The global economy could increase by more than $140 trillion a year, or 1.5 times the annual global GDP if the objectives of the United Nations Convention to Combat Desertification (UNCCD) are achieved, participants heard during a side-event at the 15th summit of the UNCCD.
Camilla Nordheim-Larsen, Senior Partnerships and Resource Mobilization Coordinator at the UN Convention, noted that action in the land sector has the potential to generate up to $140 trillion a year and create 400 million new jobs, while failure to act can result in losses in the range of $44 trillion.
The Sustainable Development Goal for Life on Land is least funded, but can contribute most to resilience, she said, speaking at an event on innovative finance mechanisms for sustainable landscapes, hosted by the African Development Bank and partners.
The cost of taking action may seem vast but governments could pay an even higher price if they do nothing.
“The benefits of taking action against land degradation largely outweigh the costs of sustainable landscape management. In Sub-Saharan Africa, it is by at least seven times. Inaction costs Sub-Saharan countries $490 billion per year, while according to the Economics of Land Degradation Initiative, action to reverse land degradation could generate benefits worth up to $1.4 trillion,” said Luc Gnacadja, former Executive Secretary of the UN Convention to Combat Desertification and former Minister of Environment of Benin, currently acting as a Co-Chair of the Adaptation Benefits Mechanism Executive Committee.
Rishabh Khanna, Chief Impact Officer at Earthbanc and a steering committee member of the Initiative of Land, Lives and Peace, presented a new initiative launched together with the UN Convention at the summit — digital sustainable land bonds, which allow carbon buyers to purchase at an earlier stage of development.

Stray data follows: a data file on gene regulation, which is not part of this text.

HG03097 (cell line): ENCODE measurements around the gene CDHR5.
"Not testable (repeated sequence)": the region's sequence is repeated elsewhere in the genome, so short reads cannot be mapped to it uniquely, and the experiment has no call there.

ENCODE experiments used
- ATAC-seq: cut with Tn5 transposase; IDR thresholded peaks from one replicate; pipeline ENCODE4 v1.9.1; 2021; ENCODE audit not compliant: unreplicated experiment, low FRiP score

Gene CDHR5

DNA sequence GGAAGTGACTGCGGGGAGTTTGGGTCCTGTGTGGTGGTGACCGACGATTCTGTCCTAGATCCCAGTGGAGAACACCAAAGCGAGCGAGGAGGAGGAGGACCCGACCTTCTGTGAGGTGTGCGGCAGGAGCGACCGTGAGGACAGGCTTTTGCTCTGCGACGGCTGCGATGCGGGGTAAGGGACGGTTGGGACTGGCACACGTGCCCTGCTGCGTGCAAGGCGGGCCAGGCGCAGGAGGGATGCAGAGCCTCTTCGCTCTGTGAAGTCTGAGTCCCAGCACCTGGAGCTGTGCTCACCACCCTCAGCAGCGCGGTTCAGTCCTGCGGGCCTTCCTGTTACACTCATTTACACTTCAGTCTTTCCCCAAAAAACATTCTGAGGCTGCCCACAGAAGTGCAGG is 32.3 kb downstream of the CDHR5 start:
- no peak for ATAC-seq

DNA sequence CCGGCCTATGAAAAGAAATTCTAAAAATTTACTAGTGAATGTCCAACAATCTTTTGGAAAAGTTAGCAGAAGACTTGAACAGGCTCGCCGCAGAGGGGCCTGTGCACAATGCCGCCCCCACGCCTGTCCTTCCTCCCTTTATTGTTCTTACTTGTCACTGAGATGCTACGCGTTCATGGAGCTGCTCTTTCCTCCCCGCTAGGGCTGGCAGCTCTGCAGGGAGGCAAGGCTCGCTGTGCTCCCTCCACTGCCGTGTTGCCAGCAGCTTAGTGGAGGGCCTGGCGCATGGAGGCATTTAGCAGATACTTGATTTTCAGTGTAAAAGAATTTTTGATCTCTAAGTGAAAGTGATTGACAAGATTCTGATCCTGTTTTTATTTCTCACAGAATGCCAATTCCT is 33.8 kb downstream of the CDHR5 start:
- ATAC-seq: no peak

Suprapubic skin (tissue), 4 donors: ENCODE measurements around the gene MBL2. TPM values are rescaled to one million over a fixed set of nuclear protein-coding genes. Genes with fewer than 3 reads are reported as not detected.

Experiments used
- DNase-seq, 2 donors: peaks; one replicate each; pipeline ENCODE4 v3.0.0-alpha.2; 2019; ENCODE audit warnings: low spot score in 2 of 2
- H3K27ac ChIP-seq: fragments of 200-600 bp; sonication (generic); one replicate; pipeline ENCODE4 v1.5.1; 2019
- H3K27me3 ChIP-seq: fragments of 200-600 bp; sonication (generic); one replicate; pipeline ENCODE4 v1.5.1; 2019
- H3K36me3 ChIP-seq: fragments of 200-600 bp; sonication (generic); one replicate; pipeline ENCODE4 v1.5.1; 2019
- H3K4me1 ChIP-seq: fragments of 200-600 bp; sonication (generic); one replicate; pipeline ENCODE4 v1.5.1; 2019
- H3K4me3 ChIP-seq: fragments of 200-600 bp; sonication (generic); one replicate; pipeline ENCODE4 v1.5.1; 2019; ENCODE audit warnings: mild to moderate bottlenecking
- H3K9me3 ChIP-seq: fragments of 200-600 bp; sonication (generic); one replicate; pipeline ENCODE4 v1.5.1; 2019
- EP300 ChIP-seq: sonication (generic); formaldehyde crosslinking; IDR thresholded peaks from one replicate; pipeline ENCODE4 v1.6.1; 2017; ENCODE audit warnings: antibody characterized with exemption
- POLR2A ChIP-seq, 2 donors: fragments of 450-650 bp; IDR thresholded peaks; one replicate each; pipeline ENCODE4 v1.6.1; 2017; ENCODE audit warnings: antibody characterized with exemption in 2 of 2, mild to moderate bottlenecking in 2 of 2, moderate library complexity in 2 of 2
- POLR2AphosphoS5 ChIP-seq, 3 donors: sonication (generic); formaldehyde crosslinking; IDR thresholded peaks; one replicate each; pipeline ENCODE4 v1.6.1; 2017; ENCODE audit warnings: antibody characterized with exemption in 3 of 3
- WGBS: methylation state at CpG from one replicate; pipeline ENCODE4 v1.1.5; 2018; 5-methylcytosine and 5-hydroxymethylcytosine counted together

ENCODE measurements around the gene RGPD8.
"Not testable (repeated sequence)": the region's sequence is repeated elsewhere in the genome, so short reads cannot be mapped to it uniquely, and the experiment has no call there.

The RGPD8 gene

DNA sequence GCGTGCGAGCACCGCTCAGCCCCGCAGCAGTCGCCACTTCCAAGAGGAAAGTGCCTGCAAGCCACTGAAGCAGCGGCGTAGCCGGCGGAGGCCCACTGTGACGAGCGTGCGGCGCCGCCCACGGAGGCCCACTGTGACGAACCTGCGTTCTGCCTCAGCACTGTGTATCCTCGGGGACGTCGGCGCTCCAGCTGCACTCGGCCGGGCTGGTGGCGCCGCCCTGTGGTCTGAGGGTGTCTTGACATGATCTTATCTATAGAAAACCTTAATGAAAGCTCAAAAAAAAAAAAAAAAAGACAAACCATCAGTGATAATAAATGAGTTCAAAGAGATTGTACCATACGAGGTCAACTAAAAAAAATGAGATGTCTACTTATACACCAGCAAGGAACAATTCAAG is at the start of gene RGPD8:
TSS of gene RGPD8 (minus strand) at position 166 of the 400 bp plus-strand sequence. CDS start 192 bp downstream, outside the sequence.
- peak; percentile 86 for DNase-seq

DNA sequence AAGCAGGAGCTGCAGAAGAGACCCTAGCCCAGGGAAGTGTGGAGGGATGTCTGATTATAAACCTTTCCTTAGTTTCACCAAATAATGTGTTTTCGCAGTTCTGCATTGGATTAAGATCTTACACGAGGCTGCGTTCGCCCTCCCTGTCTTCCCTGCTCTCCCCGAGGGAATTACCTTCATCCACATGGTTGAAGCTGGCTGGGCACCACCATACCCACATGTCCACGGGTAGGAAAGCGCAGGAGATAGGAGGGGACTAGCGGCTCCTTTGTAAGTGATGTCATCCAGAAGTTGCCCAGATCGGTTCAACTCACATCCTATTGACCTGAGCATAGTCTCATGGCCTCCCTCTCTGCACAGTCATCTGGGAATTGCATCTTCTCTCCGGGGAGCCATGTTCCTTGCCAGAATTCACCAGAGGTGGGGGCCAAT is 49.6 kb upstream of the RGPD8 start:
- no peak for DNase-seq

“Finance for land and ecosystem restoration makes up less than 1% of all climate finance due to a lack of universal capital market products for these activities. Part of the reason is that monitoring, reporting and verification of sustainable land management have been labor-intensive, sometimes inaccurate and uses fragmented measurement and accounting methodologies.”
The Adaptation Benefits Mechanism, piloted by the African Development Bank between 2019 and 2023, certifies and monetizes the environmental, social, and economic benefits of adaptation actions, including for sustainable and resilient landscapes.
“Unlike for mitigation, where cost-efficiency is the driving factor for investments, revenues from monetizing the adaptation benefits are likely to be directed towards actions in vulnerable communities that are needed most, because they deliver compelling stories,” explained Gareth Philips, Climate and Environment Finance Manager at the African Development Bank.
Dr. Peter Minang, Director for Africa of the International Agroforestry Center and Global Coordinator of the ASB Partnership for Tropical Forest Margins, visualized the groundbreaking role that sustainable agroforestry measures and better enabling environments can have in empowering local communities through a case study video on financing sustainable community forest enterprises in Cameroon.
“We are the first organization to pilot the Adaptation Benefits Mechanism through a project in the cocoa sector in Côte d’Ivoire. In Cameroon, we are using a similar approach and more concrete steps have already happened to enable certification in the near future that can deliver new finance for developing sustainable and resilient agroforestry systems for the local communities. One of our best practices is the use of hand-held machines to monitor all indicators, which we could verify once a year, for instance with satellite image technology,” he said.